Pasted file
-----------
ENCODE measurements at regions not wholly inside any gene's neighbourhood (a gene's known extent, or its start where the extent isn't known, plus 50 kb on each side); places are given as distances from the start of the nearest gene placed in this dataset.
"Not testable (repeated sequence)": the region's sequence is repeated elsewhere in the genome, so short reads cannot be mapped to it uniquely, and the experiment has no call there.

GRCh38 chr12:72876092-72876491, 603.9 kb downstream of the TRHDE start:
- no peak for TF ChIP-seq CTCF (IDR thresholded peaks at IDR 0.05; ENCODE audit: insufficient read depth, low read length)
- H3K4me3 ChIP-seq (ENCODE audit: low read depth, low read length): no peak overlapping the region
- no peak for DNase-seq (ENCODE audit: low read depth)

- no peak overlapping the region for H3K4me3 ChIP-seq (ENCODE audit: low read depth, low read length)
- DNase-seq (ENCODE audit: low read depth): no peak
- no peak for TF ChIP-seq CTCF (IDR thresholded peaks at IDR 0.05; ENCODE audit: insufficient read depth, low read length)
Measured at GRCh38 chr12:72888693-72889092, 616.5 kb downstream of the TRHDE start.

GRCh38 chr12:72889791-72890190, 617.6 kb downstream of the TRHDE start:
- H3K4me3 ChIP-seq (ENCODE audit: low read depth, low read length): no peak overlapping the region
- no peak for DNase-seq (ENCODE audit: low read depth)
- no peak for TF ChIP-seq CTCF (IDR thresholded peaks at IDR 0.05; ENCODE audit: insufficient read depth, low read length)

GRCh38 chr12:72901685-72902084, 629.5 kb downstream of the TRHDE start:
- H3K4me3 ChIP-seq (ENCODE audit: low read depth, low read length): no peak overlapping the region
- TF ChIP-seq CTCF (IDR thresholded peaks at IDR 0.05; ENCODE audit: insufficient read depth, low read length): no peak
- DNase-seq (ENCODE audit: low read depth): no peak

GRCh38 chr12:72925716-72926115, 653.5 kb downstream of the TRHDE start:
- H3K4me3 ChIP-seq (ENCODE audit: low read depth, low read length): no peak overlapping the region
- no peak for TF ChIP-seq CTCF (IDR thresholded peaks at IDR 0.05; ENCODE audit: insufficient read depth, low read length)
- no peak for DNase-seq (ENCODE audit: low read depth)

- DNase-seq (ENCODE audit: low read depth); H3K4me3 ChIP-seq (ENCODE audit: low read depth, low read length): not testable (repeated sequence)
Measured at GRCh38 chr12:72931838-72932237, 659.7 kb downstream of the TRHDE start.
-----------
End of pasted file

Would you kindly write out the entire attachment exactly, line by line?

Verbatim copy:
ENCODE measurements at regions not wholly inside any gene's neighbourhood (a gene's known extent, or its start where the extent isn't known, plus 50 kb on each side); places are given as distances from the start of the nearest gene placed in this dataset.
"Not testable (repeated sequence)": the region's sequence is repeated elsewhere in the genome, so short reads cannot be mapped to it uniquely, and the experiment has no call there.

GRCh38 chr12:72876092-72876491, 603.9 kb downstream of the TRHDE start:
- no peak for TF ChIP-seq CTCF (IDR thresholded peaks at IDR 0.05; ENCODE audit: insufficient read depth, low read length)
- H3K4me3 ChIP-seq (ENCODE audit: low read depth, low read length): no peak overlapping the region
- no peak for DNase-seq (ENCODE audit: low read depth)

- no peak overlapping the region for H3K4me3 ChIP-seq (ENCODE audit: low read depth, low read length)
- DNase-seq (ENCODE audit: low read depth): no peak
- no peak for TF ChIP-seq CTCF (IDR thresholded peaks at IDR 0.05; ENCODE audit: insufficient read depth, low read length)
Measured at GRCh38 chr12:72888693-72889092, 616.5 kb downstream of the TRHDE start.

GRCh38 chr12:72889791-72890190, 617.6 kb downstream of the TRHDE start:
- H3K4me3 ChIP-seq (ENCODE audit: low read depth, low read length): no peak overlapping the region
- no peak for DNase-seq (ENCODE audit: low read depth)
- no peak for TF ChIP-seq CTCF (IDR thresholded peaks at IDR 0.05; ENCODE audit: insufficient read depth, low read length)

GRCh38 chr12:72901685-72902084, 629.5 kb downstream of the TRHDE start:
- H3K4me3 ChIP-seq (ENCODE audit: low read depth, low read length): no peak overlapping the region
- TF ChIP-seq CTCF (IDR thresholded peaks at IDR 0.05; ENCODE audit: insufficient read depth, low read length): no peak
- DNase-seq (ENCODE audit: low read depth): no peak

GRCh38 chr12:72925716-72926115, 653.5 kb downstream of the TRHDE start:
- H3K4me3 ChIP-seq (ENCODE audit: low read depth, low read length): no peak overlapping the region
- no peak for TF ChIP-seq CTCF (IDR thresholded peaks at IDR 0.05; ENCODE audit: insufficient read depth, low read length)
- no peak for DNase-seq (ENCODE audit: low read depth)

- DNase-seq (ENCODE audit: low read depth); H3K4me3 ChIP-seq (ENCODE audit: low read depth, low read length): not testable (repeated sequence)
Measured at GRCh38 chr12:72931838-72932237, 659.7 kb downstream of the TRHDE start.